|Joshua Slocum - Leadin' the Way|
Took this li'l fixer-upper round the world
I got an Old Fat Boat, she's slow but handsome --
Hard in the chine, soft in the transom --
I love her well!
She must love me,
Though sometimes I think its for my money!
-- from Gordon Bok's Old Fat Boat
Crank Boats and the Cranks Who Love Them
It used to be, tucked away in cove and backwater or moored along the far end of otherwise respectable harbors, one could find boats and persons of interest. Crank boats and the cranks who love them.
Cranks exuded personality.
Crank boats were strange and wondrous of line, often fantastic of rig. They had been built or converted or repaired or transformed, by steady and patient labor, to match the visions of some dreamer. Their pedigrees were dubious, mutted beyond all classification. Each a bold statement of individuality. Each a leap away from the mundane. Ex-centric.
Invention and experiment were casually strewn about, aloft and alow. Solutions by those long of need and short of pocket. Improvisation, makeshift and found-art the rule.
Form may have fit function in obvious albeit unfamiliar harmony. Or cross-purposes, inscrutable to the uninitiated, might jar the beholder.
Previous incarnations – as a ship's lifeboat, a painter's punt or fishboat – glimmered through overlays of ingenuity, hinting of past lives.
Their paint might have needed renewal, their rigging could stand tuning, moss or even grass might have found a foothold. Plank and timber may have relaxed, here and there, succumbing to entropy's lullaby.
Someone invested themselves in these vessels. Someone loved them. Created them in their own image.
Like their craft, those someones were a crank lot.
Often gimpy or missing bits... teeth gone awry or just plain gone... knurled by a life of hard knocks... piercing eye(s) squinting through clouds of smoke... gruff and squally of temperament.
They generally had nothing better to do than offer a drink and an afternoon's worth of pleasant company. Stories to tell and lives to recall. Big ideas and small. Horizons to cross once the Old Girl was brought back into shape. Any day now.
Mostly single men, but sometimes not. They formed a community who knew and looked after one another. Welcomed and mentored new-comers, young and old.
There is challenge and pleasure to a crank boat, mostly lost to a generation of sailors with standards. Who expect much of their toys. Even the renaissance in traditional boat-building often demotes tradition to dogma. Takes innovation for heresy.
A crank boat is created by warm-blooded hands to convictions personally felt and lived. Even second or third hand, it sings a siren song to seduce a kindred spirit. But somewhere along its way, someone with a soul cared enough to breath life into her.
Crank boats have personality. You've got to learn their ways and humor them. Maximize strengths and work around weaknesses. Most everyone loves their boat. Crank boats are loved passionately.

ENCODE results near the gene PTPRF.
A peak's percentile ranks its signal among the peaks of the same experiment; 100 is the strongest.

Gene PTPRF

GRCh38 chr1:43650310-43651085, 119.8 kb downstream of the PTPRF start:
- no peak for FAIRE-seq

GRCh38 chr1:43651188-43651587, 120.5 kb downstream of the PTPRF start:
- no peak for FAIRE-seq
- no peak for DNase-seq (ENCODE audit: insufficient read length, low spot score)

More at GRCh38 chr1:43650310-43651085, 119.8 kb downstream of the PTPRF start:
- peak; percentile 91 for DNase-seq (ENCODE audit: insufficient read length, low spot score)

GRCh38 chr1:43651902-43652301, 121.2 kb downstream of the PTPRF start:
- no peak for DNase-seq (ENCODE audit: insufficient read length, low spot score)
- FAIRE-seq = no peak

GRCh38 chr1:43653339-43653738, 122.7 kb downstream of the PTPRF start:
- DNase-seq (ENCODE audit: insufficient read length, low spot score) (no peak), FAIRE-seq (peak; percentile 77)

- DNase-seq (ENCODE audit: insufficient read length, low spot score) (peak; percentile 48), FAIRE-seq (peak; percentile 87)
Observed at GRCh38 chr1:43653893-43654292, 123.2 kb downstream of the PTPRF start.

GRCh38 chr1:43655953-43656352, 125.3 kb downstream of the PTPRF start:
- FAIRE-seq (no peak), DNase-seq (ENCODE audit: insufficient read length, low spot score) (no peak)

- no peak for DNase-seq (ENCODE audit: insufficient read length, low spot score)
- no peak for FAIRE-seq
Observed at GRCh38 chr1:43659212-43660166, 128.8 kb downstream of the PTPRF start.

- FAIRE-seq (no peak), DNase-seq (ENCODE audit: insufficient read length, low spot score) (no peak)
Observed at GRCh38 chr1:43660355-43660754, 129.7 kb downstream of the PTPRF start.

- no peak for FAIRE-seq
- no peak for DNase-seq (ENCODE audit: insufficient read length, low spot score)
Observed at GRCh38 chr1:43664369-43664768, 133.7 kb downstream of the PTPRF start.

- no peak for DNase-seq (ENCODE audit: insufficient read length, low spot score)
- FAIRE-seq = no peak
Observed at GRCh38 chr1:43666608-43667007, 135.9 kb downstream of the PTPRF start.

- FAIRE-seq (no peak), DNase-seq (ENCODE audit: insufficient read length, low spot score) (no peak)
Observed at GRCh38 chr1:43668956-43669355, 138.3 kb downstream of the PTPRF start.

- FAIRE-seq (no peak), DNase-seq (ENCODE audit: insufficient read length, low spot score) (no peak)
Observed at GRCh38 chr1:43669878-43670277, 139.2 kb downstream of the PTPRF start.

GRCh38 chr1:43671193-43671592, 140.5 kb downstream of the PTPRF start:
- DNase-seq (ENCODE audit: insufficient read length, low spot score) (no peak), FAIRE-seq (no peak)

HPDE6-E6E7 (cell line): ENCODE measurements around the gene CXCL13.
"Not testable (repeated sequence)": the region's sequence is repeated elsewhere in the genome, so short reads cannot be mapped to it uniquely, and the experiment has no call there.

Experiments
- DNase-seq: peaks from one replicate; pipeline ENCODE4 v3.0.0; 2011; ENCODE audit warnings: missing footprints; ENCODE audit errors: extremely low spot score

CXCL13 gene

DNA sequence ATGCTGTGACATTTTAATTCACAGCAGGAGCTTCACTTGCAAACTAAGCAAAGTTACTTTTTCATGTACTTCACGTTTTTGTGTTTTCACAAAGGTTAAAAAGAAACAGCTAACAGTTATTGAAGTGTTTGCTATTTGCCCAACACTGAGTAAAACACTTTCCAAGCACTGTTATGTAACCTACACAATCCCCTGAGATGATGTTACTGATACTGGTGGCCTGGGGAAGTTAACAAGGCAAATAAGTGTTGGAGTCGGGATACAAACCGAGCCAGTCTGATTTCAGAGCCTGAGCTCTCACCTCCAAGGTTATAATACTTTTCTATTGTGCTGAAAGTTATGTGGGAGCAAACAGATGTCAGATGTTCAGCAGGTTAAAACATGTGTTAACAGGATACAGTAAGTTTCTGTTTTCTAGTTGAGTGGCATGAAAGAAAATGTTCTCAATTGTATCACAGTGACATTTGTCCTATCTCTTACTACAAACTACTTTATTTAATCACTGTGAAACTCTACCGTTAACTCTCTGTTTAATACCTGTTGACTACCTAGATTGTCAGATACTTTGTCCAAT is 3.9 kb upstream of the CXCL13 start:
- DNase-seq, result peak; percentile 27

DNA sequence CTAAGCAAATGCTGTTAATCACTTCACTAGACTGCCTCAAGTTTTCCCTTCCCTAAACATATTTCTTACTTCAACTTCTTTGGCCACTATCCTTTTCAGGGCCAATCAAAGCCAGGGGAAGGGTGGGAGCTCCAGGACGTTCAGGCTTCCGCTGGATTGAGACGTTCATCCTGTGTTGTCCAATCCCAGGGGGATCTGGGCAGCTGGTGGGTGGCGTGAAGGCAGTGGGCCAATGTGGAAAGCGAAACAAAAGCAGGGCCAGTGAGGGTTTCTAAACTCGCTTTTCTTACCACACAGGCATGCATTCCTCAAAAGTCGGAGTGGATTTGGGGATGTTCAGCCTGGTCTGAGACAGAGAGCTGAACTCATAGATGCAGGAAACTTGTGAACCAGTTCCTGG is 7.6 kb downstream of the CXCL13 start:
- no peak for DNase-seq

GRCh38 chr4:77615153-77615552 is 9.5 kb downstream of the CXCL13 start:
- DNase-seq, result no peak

Why? What is it about imperfection that inspires true love where perfection palls?
I think the answer lies in intimacy, in the partnership which crank boats demand.
They are not turn-key. They won't settle for 'pride of ownership', that smug and shallow glow from having the sense and means to make a fine purchase. They didn't roll off some assembly-line perfected by specialists.
With a crank boat, you have to earn your pride. Overcome challenge and obstacle. Apply will, wit and wisdom to deficit and obstacle. Work the angles, break a sweat. Pick up a few scars.
Crank boats teach us to think outside the box. We learn from them, their lessons arriving without syllabus. They demand the best from us, and we love them for it.
When we buy a factory boat, we so often fit ourselves to them. Reduce ourselves to the dull mean for whom they have been designed. Our creativity is exhausted in the choice of colors, fabric or accessories drawn from a narrow list of 'options'. We convince ourselves that we are now among the Beautiful People who inhabit glossy advertisements. Worse, perhaps, is that it becomes true – that our lives become a photo-thin imitation of happiness.
Take a walk, now, down the docks among the gleaming extrusions. If anyone's aboard at all, how often are they polishing chrome to a glister of glare? Or washing salt spray from their topsides, as if their boat was allergic to the sea? How many have a morning or afternoon to while away? How many have even a story to tell?
Hmm. I'm being a bit hard and less than accurate, here. But you know what I mean.
The cranks are mostly gone, whether afloat or afoot. Pushed and priced and fined and impounded and scuttled and land-filled from the public harbors and corners of the sea. 'Cleaned up', as if we weren't talking about a person. A home.
Who gives a fig for vagabonds with their eye-sore fleet of derelicts?
I miss 'em.